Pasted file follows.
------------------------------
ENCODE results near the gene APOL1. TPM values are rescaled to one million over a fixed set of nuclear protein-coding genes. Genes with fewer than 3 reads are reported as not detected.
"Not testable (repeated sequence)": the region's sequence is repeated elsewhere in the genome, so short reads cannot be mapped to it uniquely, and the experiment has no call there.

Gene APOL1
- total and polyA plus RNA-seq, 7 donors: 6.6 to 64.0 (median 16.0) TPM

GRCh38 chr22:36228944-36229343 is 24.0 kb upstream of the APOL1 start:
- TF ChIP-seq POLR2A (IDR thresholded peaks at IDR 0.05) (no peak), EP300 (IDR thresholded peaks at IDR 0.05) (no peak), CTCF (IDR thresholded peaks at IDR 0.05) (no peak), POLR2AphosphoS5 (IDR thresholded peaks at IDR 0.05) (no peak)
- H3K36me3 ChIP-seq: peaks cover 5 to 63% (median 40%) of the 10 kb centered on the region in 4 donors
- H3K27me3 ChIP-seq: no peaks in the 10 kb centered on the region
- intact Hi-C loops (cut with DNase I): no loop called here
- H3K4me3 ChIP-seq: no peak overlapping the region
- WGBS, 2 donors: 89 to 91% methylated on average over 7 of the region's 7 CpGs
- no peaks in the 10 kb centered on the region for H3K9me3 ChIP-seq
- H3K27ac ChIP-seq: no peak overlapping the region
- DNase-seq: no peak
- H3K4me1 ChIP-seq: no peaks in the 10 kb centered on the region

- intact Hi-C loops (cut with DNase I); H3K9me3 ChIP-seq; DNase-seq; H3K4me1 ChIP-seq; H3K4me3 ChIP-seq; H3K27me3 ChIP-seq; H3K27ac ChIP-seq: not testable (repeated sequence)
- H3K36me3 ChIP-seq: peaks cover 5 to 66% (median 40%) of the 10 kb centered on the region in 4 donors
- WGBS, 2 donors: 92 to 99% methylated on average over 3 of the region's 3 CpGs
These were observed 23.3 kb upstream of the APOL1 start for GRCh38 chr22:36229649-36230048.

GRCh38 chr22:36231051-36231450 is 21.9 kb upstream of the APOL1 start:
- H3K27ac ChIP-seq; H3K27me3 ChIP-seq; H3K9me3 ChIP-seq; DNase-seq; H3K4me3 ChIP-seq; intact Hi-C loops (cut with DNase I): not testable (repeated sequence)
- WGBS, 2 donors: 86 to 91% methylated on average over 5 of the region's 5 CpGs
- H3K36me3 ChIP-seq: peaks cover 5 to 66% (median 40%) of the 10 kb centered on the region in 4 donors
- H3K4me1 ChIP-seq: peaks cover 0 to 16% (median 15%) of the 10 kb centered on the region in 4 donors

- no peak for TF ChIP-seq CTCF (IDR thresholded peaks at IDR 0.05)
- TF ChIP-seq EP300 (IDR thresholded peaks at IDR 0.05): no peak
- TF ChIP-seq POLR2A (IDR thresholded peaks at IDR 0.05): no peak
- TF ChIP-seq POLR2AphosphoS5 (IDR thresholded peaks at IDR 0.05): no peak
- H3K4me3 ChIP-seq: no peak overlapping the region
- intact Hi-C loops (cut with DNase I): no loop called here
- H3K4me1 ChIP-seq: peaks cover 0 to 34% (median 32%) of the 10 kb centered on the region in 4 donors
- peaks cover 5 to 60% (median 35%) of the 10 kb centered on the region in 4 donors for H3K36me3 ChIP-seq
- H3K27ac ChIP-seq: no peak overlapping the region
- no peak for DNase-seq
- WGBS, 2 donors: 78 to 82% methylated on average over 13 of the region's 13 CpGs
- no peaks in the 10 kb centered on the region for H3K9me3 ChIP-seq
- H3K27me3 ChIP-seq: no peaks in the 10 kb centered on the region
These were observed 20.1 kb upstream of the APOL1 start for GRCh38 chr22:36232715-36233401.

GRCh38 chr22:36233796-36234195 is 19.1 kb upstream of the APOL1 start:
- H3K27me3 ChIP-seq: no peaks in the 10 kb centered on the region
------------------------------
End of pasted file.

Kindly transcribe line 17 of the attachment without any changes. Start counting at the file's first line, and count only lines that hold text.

- H3K36me3 ChIP-seq: peaks cover 5 to 66% (median 40%) of the 10 kb centered on the region in 4 donors